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Background: How to prevent foodborne illness and food spoilage

Links to activities: spot the mistake discussion sheet, food sort, and how clean is your kitchen.

Food spoilage is the deterioration of the colour, texture and flavour of food. It can be caused by many things, including microbes.

Microbes that cause foodborne illness may or may not cause food spoilage. Salmonella bacteria do not change the appearance, smell or taste of contaminated food.

There are four key ways you can prevent food poisoning and food spoilage (sometimes referred to as the 4Cs of food hygiene):

  • Cleaning – including ‘cleaning as you go’ during food preparation to avoid the build-up of mess and prevent bacteria from spreading.
  • Cooking food - food should usually be cooked until it has reached 70°C and stayed at that temperature for 2 minutes. General advice is that white meat/mince should be steaming hot and cooked all the way through (juices run clear). More detailed advice for different food can be found on the Food Standards Agency website.
  • Chilling - storing food correctly, including cooling it down quickly to stop microbes from multiplying. Refrigerators should be kept ≤4°C.
  • (Preventing) cross-contamination - preventing harmful microbes found on food from spreading to other foods (for example via our hands or kitchen utensils) and causing illness when those foods are eaten.

One of the key moments for hygiene is when handling and preparing raw foods, particularly poultry.

  • Whilst preparing raw poultry for cooking, harmful microbes can be spread to the chopping board, and kitchen surfaces, utensils, hands and clothes.
  • Immediately after preparation, surfaces must be cleaned and disinfected and utensils cleaned and rinsed.
  • Cleaning cloths must be rinsed in detergent and running water and then dried; hands must be washed with soap and water.
  • Remember that you should not wash raw chicken or other meats before cooking them, as this can splash microbes onto surfaces or other foods and increase the risk of foodborne illness.

Did you know? Eggs are best kept in the fridge as they last longer; this can prevent the growth of Salmonella.

Storing food in the fridge should be done correctly to avoid cross-contamination. The image below provides information on where different types of food should be stored.

Cartoon image of fridge, with labels showing where food should be stored. Pre-prepared food (e.g. salad) on top, cooked meat should be covered and kept from raw meat, some food such as jam will need to be stored in fridge once opened, raw meat and fish should be covered and kept on bottom shelf, fruit and vegetables should be stored in the drawers at the bottom of the fridge.

Image taken from e-Bug “Beat the Bugs” pack.

Reheating your food more than once allows multiple opportunities for harmful microbes to grow.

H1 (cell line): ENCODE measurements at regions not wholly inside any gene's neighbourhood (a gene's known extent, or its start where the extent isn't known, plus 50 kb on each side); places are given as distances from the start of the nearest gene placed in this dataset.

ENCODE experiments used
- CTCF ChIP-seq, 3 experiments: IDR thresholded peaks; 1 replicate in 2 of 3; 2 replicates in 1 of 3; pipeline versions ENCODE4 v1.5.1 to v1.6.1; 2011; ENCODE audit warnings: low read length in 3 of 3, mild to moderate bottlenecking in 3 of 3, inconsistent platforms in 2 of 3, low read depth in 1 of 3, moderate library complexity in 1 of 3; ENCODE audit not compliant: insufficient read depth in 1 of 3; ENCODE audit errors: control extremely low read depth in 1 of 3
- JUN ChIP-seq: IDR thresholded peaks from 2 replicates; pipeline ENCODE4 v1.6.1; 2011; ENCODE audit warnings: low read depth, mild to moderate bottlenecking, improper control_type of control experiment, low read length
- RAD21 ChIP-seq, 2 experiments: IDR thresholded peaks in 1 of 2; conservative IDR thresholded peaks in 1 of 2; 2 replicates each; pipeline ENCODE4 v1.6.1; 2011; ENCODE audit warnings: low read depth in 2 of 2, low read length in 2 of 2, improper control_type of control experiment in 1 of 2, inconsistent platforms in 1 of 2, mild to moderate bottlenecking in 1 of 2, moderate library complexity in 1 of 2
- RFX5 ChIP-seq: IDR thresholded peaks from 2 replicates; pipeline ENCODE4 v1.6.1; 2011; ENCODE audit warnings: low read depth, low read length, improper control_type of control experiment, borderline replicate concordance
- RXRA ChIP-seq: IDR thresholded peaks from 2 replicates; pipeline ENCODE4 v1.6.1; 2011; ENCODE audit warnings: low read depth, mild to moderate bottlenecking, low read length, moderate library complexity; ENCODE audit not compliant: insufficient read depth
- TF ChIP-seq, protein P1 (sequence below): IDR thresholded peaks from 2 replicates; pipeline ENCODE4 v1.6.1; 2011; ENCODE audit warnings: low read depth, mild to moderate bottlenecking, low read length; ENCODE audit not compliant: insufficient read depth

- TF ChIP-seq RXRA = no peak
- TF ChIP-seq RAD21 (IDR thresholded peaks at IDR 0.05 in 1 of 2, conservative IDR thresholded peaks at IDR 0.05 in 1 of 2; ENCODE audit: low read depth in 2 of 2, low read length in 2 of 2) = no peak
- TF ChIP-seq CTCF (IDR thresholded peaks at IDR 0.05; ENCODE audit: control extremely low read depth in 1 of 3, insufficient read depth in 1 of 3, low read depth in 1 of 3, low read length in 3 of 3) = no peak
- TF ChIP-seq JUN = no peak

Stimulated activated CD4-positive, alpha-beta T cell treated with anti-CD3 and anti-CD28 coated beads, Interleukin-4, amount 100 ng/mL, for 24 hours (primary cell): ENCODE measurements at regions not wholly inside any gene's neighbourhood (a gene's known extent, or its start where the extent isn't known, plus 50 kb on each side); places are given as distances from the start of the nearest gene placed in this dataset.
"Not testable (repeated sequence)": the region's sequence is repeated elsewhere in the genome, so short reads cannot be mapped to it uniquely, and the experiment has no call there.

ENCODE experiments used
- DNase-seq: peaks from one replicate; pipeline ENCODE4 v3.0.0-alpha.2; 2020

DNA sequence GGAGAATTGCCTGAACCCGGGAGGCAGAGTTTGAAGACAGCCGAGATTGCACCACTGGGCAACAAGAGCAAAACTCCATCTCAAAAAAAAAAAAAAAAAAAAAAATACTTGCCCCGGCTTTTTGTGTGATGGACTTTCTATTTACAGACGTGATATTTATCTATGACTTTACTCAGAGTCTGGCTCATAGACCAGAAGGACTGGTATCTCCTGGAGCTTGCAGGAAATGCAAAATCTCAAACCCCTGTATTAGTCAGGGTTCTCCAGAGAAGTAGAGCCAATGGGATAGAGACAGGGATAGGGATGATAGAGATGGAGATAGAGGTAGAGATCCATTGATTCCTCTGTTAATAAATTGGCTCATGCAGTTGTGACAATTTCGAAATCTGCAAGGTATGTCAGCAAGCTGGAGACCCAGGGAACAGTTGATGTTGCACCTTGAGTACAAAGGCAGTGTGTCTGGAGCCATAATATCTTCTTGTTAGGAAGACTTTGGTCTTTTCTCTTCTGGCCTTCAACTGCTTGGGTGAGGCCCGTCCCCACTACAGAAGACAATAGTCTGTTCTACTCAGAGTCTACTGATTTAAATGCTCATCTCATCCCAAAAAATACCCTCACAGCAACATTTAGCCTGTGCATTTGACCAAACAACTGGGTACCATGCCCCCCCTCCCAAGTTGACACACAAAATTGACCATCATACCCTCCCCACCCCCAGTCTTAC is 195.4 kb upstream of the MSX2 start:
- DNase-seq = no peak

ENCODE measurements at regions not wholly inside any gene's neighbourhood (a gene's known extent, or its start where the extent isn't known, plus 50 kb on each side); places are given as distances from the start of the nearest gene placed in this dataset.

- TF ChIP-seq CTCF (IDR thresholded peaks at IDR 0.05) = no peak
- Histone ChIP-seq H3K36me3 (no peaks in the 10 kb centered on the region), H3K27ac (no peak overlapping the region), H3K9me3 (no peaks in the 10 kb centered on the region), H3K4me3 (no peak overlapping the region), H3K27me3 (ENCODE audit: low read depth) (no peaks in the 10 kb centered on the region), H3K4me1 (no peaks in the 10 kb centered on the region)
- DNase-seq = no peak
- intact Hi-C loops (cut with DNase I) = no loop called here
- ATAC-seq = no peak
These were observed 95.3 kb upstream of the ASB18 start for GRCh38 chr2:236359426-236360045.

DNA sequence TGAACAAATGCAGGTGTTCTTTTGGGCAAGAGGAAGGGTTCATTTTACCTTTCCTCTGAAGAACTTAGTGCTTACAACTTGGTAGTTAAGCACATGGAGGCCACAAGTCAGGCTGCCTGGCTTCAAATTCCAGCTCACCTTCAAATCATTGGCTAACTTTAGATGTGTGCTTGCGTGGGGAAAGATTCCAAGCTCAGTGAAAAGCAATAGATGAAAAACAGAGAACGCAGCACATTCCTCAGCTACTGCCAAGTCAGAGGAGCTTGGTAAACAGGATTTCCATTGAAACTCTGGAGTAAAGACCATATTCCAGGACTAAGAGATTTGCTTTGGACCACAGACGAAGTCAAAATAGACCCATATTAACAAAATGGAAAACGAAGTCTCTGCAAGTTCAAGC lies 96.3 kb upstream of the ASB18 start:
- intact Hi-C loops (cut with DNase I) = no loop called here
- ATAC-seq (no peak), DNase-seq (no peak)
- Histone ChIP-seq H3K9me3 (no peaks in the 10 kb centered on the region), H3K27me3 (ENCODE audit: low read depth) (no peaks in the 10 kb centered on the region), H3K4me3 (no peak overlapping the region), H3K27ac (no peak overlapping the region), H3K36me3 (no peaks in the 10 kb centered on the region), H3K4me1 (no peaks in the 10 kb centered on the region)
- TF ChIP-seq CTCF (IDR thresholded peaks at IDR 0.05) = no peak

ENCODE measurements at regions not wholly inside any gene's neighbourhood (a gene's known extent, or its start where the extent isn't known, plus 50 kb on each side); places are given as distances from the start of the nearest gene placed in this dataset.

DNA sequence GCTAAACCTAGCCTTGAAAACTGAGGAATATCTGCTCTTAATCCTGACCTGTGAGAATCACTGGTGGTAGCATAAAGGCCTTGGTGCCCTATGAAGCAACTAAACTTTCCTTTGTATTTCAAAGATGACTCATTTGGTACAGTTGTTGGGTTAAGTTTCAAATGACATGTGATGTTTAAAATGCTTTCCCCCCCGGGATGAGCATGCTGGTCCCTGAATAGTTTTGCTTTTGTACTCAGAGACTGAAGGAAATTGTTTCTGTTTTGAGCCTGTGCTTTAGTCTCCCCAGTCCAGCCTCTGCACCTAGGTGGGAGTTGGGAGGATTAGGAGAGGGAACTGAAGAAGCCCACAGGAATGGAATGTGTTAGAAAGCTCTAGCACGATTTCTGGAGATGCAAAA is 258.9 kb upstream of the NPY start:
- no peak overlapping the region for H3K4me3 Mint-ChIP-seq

• Bacteria grows best at the temperature “danger zone” (between 5°C and 60° C). Food will be at this temperature at each cooling and heating stage, therefore it is important that food is only reheated once.
  • Some bacteria can produce toxins and spores. These are parts of the microbe that can survive cooking temperatures and make us ill.

Top tip - When reheating food, only reheat the portion you plan to eat and keep the rest refrigerated.

Labels placed on foods are used to determine when it is safe to eat the food, or when the quality of the food is at its best.

  • “Use by” refers to when the food is still safe to eat. Food should not be consumed after this date.
  • “Best before” refers to when the food will be at its best quality, but it is worth noting that consumption after this date will still be safe.

The public have varying views on their perception of “use by” and “best before” dates. Watch this video by Food Standards Scotland to find out more.

This is an additional video, hosted on YouTube.

A PDF summary of the video can be found in the downloads section below.

Did you know? The UK government’s food waste champion Ben Elliot described that £20 billion worth of food is binned per year, which averages to £500 per household each year.

Child friendly resources on food hygiene

e-Bug, in collaboration with Fun Kids popular children’s radio station, has developed animated audio episodes on hygiene and infections. Episode 6 on “Looking after Yourself” teaches how chicken is covered in Campylobacter and can spread foodborne illness during food preparation:

This is an additional video, hosted on YouTube.

This is also available as a podcast.

Please see the links below in see also for further child-friendly resources.

Will you use any of these additional resources in your setting? Are there any further resources which you would find useful?

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